Meeting Room

How Mutual Funds Can Be Advocates For Their Investors

Meeting Room

There has been a growing focus in the area of corporate governance given the numerous and very significant financial events that have happened over the last 15 years like the collapse of Enron, Worldcom, and Tyco as well as the excessive risk taken by the biggest investment banks in the world. Legislation has been passed (Sarbanes Oxley Act of 2002 and Dodd-Frank Wall Street Reform and Consumer Protection Act of 2010) and now mutual fund companies are exercising the authority they have on behalf of their shareholders to make sure that the best interests are always in mind of corporate management.

In a recent Reuters article, it was mentioned that Dimensional Fund Advisors (DFA) has put corporate directors on notice -- if they vote in favor of “poison pill” anti-takeover measures without shareholder approval, they will be blacklisted. For those who are unfamiliar with the term, a “poison pill” is a defensive tactic used by a corporation’s board of directors to prevent some type of takeover, usually by making the value of their stock less attractive. In other words, try to takeover a business and we will ruin it for you. Popular “poison pills” include allowing existing shareholders to purchase more shares of the company at a significant discount to market price or allowing current shareholders to buy the acquiring company’s shares at a discounted price after the merger happens. Either way, the acquiring company’s potential ownership gets diluted.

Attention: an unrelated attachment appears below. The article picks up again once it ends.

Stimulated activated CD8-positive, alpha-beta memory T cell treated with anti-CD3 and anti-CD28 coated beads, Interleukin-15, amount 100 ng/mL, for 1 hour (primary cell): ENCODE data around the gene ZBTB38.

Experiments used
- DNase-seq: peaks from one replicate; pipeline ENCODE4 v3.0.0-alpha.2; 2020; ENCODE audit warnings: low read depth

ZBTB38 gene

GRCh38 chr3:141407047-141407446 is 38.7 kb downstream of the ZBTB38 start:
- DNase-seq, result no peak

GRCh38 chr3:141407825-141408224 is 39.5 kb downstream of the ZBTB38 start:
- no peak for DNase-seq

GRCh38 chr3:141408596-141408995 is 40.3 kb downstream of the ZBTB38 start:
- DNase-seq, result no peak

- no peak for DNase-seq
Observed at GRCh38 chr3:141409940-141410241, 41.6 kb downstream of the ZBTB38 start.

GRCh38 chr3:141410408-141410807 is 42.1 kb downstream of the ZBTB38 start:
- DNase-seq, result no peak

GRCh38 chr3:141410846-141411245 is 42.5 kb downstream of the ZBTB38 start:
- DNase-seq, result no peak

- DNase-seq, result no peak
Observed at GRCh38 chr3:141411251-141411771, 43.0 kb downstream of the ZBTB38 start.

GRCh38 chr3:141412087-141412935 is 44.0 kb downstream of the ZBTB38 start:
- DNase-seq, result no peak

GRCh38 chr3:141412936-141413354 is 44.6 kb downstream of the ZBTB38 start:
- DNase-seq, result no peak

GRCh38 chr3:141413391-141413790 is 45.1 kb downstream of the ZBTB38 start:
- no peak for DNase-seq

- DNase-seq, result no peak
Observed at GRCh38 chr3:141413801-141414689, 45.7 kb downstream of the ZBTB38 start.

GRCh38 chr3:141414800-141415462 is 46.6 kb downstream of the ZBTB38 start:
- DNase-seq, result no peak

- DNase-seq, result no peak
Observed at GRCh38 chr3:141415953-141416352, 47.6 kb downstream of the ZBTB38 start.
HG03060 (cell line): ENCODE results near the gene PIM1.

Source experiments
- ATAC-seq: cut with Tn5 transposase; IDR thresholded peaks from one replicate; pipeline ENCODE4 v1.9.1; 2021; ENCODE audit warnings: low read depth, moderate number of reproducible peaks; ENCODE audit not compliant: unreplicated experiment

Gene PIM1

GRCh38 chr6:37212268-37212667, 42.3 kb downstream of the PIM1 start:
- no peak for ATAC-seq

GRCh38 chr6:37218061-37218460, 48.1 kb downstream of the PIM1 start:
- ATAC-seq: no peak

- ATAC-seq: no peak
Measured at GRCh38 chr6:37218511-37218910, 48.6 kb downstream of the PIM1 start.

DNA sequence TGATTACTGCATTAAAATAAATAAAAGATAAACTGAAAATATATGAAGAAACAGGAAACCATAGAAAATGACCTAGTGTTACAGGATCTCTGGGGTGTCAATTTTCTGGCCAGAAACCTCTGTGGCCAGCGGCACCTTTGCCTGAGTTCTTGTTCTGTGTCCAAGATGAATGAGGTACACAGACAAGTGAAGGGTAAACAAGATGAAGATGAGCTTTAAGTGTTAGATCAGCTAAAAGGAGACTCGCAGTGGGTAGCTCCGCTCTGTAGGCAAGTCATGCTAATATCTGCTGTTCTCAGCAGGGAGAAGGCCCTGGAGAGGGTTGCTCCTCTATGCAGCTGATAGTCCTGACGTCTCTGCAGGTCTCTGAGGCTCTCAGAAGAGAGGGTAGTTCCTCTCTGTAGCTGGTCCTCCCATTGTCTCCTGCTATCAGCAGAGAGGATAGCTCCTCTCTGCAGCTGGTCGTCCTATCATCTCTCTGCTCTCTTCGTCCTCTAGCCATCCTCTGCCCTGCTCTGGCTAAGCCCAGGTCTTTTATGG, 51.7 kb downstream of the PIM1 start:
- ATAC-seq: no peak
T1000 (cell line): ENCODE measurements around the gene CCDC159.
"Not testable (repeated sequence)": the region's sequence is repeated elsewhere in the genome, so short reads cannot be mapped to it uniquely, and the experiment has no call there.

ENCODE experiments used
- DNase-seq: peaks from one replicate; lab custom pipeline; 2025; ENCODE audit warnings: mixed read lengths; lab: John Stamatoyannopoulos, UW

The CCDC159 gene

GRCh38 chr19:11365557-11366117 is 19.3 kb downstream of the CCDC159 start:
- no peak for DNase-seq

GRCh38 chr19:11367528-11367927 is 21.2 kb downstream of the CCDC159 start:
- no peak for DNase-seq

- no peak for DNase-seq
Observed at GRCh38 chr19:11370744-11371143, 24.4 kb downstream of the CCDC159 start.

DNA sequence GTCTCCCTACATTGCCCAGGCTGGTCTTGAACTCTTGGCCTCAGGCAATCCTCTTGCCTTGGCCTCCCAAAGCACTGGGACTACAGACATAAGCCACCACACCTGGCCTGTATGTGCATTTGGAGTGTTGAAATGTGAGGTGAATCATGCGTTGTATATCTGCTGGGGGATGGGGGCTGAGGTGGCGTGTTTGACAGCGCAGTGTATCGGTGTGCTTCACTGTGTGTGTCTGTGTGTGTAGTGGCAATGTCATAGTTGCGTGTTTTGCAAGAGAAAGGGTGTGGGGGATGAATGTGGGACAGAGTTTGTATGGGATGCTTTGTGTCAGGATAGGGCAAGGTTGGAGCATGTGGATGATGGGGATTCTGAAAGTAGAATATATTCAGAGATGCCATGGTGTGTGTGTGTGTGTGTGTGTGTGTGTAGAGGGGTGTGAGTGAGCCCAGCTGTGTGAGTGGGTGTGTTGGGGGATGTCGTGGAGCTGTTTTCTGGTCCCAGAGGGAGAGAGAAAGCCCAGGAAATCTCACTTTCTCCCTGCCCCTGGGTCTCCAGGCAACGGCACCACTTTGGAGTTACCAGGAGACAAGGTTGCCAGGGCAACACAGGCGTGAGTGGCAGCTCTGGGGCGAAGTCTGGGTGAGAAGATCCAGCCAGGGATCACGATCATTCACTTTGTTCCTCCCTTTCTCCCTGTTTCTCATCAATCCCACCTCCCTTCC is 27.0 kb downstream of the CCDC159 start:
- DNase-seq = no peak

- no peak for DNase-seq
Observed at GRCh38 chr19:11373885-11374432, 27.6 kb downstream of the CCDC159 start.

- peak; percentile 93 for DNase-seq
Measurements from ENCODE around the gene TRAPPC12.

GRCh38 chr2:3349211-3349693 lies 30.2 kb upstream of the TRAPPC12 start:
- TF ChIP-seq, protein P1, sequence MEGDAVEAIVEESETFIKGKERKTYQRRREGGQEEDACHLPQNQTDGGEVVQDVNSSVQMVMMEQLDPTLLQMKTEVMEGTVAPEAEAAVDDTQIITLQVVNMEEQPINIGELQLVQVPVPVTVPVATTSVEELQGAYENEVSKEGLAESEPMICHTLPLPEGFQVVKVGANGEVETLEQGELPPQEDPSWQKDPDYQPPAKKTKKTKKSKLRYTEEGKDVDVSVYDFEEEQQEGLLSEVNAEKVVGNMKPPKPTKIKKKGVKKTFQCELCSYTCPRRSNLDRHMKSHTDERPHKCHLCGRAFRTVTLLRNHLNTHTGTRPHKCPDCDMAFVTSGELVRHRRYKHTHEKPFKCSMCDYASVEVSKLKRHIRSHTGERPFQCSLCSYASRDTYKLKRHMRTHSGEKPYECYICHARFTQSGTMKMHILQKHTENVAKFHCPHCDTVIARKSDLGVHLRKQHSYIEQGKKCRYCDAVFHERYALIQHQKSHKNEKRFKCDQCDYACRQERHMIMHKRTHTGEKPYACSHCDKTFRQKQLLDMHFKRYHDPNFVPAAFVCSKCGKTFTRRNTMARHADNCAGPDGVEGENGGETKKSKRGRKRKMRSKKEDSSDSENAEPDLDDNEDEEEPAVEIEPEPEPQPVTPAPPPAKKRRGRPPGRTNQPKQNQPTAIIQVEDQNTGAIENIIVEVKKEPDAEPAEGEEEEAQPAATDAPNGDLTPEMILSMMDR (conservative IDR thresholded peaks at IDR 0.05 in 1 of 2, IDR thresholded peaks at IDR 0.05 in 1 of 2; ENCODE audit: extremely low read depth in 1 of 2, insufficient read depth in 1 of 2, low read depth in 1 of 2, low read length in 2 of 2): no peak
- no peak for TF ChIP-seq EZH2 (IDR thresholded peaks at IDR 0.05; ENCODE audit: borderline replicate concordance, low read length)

DFA’s stance might seem strong, but the explanation is very simple. According to Joseph Chi, DFA’s co-head of portfolio management, “DFA is worried that companies too often use measures to deter acquirers and shareholders activists who could benefit shareholders.” The real issue at hand is not the fact that “poison pill” exists; rather, it is more about voting for one without shareholder consent. Since the board of directors of any corporation is there to look out for the best interest of their shareholders, it automatically creates a conflict of interest. Should shareholders as a whole vote for a “poison pill,” then there is not a conflict.

Since DFA’s public announcement of their stance, companies such as Sonus Networks have removed the poison pill provision. Although DFA’s campaign will target approximately 250 companies, some may be slower to act than others. Jack Schuler, a board member of a number of publicly traded companies stated, “I can’t imagine other investors will say, ‘I am going to vote against this director even though I like what they are doing with the company.’” This brings up an interesting conundrum from the perspective of the investor. Even though a board member may be running things efficiently, there is always a provision that possibly protects their interest versus that of the shareholder. If a board member was firmly out to do what is best for the shareholder, they would possibly embrace change when change is needed, or at least ask for permission on behalf of all shareholders for the provision.

As a money manager, DFA is out to increase the overall wealth of their investors. Corporate governance plays a crucial role in furthering that aim. Board members should always be sitting on the same side of the table as their shareholders and any provision without consent is a direct conflict of interest. This, among many others, is why IFA likes to partner with fund companies such as DFA. Not only do they bring value through their academic research and outstanding implementation, but they also advocate for their investors when it comes to keeping corporate America aligned with those they are supposed to serve.